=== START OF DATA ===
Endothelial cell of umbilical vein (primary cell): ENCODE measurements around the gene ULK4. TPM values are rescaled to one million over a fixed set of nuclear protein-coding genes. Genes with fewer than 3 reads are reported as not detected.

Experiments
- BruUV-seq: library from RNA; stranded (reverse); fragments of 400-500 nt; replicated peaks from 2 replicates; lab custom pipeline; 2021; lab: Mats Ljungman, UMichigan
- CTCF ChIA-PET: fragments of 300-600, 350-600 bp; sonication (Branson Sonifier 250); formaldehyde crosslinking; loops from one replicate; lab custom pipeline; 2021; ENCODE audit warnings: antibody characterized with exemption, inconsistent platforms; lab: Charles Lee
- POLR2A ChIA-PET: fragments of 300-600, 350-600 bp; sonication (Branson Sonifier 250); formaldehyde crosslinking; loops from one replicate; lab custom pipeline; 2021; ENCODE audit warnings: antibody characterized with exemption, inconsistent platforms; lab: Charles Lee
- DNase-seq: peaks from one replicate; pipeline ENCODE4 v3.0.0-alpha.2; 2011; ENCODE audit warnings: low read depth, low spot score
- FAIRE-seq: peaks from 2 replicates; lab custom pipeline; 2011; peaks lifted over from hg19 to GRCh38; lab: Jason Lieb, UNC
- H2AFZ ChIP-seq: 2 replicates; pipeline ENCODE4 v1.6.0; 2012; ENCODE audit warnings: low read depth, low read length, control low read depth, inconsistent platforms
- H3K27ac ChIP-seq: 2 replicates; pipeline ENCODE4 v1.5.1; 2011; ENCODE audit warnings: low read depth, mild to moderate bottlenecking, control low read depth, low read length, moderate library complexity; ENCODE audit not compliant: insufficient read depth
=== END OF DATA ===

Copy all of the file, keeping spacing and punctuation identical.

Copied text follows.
Endothelial cell of umbilical vein (primary cell): ENCODE measurements around the gene ULK4. TPM values are rescaled to one million over a fixed set of nuclear protein-coding genes. Genes with fewer than 3 reads are reported as not detected.

Experiments
- BruUV-seq: library from RNA; stranded (reverse); fragments of 400-500 nt; replicated peaks from 2 replicates; lab custom pipeline; 2021; lab: Mats Ljungman, UMichigan
- CTCF ChIA-PET: fragments of 300-600, 350-600 bp; sonication (Branson Sonifier 250); formaldehyde crosslinking; loops from one replicate; lab custom pipeline; 2021; ENCODE audit warnings: antibody characterized with exemption, inconsistent platforms; lab: Charles Lee
- POLR2A ChIA-PET: fragments of 300-600, 350-600 bp; sonication (Branson Sonifier 250); formaldehyde crosslinking; loops from one replicate; lab custom pipeline; 2021; ENCODE audit warnings: antibody characterized with exemption, inconsistent platforms; lab: Charles Lee
- DNase-seq: peaks from one replicate; pipeline ENCODE4 v3.0.0-alpha.2; 2011; ENCODE audit warnings: low read depth, low spot score
- FAIRE-seq: peaks from 2 replicates; lab custom pipeline; 2011; peaks lifted over from hg19 to GRCh38; lab: Jason Lieb, UNC
- H2AFZ ChIP-seq: 2 replicates; pipeline ENCODE4 v1.6.0; 2012; ENCODE audit warnings: low read depth, low read length, control low read depth, inconsistent platforms
- H3K27ac ChIP-seq: 2 replicates; pipeline ENCODE4 v1.5.1; 2011; ENCODE audit warnings: low read depth, mild to moderate bottlenecking, control low read depth, low read length, moderate library complexity; ENCODE audit not compliant: insufficient read depth